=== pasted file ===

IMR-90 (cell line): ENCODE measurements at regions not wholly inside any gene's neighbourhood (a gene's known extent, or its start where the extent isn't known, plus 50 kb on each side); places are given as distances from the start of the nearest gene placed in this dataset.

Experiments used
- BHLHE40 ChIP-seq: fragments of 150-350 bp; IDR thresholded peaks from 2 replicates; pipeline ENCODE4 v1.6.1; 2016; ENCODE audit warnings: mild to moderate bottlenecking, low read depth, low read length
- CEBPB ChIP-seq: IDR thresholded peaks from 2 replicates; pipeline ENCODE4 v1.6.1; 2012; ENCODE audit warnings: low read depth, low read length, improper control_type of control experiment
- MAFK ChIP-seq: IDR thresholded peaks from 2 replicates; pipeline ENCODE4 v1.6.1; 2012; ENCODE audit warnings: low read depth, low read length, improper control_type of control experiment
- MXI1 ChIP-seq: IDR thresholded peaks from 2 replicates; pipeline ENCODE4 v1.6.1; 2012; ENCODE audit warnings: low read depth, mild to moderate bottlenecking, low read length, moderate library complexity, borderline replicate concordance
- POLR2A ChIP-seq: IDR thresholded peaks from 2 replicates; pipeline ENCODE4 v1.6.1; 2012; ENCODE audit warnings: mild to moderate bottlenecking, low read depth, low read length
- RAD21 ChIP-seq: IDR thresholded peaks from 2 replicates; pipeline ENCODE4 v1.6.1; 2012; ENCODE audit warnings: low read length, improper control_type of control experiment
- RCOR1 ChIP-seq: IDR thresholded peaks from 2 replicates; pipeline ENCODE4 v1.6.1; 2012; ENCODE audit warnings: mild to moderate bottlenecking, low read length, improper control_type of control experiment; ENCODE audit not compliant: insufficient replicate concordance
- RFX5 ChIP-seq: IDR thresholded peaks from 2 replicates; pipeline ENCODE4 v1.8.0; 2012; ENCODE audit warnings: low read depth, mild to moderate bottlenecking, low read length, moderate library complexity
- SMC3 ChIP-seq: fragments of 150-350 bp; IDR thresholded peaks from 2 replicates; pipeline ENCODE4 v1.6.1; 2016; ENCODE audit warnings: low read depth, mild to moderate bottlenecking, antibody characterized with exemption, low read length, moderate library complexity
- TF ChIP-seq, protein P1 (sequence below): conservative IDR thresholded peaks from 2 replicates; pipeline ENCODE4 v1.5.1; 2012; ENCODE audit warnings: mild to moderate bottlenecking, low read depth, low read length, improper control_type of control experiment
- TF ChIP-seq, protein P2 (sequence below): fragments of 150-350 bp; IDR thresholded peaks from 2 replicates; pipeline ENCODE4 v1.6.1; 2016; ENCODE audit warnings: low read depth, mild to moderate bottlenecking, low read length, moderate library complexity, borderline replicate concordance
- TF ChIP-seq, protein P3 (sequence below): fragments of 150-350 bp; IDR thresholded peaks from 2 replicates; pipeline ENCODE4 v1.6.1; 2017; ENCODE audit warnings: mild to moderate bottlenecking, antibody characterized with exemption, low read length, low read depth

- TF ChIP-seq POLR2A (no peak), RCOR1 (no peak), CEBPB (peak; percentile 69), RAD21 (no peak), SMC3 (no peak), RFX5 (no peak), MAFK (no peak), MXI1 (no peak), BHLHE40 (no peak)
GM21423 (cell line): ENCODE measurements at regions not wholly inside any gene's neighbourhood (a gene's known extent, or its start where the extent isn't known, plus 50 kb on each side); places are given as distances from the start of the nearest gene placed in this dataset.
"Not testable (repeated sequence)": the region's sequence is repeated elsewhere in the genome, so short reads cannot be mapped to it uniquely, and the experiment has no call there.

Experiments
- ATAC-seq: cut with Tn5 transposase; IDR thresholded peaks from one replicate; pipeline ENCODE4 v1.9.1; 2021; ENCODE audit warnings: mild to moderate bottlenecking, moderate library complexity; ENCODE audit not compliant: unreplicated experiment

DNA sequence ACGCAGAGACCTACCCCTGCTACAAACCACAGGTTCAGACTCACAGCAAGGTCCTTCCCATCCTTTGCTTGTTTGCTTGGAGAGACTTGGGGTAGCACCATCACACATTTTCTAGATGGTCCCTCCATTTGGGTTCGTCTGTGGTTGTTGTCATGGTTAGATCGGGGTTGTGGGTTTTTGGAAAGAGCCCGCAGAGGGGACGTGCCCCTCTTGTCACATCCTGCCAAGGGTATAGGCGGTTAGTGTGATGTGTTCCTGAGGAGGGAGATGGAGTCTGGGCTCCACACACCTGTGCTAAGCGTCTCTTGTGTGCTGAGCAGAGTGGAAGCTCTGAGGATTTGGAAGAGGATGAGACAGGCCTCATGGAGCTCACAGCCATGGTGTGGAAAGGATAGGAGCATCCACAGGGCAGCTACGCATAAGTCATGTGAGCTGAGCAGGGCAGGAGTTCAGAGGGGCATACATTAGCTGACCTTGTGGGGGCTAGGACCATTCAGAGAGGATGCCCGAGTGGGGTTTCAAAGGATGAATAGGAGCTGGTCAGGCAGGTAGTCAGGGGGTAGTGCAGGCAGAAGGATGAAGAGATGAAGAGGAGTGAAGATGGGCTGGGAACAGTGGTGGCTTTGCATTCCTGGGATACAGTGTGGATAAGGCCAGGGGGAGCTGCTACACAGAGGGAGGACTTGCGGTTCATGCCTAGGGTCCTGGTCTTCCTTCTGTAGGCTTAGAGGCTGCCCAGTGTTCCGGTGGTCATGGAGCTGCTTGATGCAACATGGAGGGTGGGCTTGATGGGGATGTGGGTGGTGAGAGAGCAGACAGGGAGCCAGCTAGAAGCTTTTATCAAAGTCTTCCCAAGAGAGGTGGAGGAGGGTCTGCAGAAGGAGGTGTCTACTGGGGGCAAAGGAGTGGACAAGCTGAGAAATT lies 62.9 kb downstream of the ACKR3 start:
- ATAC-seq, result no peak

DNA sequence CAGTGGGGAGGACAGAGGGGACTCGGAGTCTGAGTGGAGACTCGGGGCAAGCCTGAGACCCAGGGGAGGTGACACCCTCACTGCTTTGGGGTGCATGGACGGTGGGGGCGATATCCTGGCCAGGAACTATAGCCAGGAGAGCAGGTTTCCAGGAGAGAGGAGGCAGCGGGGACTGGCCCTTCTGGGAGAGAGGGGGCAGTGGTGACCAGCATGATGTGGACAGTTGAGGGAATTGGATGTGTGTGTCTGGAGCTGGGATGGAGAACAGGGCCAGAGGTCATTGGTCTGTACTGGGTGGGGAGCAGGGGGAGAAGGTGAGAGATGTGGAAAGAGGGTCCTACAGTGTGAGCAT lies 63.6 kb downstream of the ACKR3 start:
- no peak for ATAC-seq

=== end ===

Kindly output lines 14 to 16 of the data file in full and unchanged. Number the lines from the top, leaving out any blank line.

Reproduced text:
- TF ChIP-seq, protein P3 (sequence below): fragments of 150-350 bp; IDR thresholded peaks from 2 replicates; pipeline ENCODE4 v1.6.1; 2017; ENCODE audit warnings: mild to moderate bottlenecking, antibody characterized with exemption, low read length, low read depth

- TF ChIP-seq POLR2A (no peak), RCOR1 (no peak), CEBPB (peak; percentile 69), RAD21 (no peak), SMC3 (no peak), RFX5 (no peak), MAFK (no peak), MXI1 (no peak), BHLHE40 (no peak)
GM21423 (cell line): ENCODE measurements at regions not wholly inside any gene's neighbourhood (a gene's known extent, or its start where the extent isn't known, plus 50 kb on each side); places are given as distances from the start of the nearest gene placed in this dataset.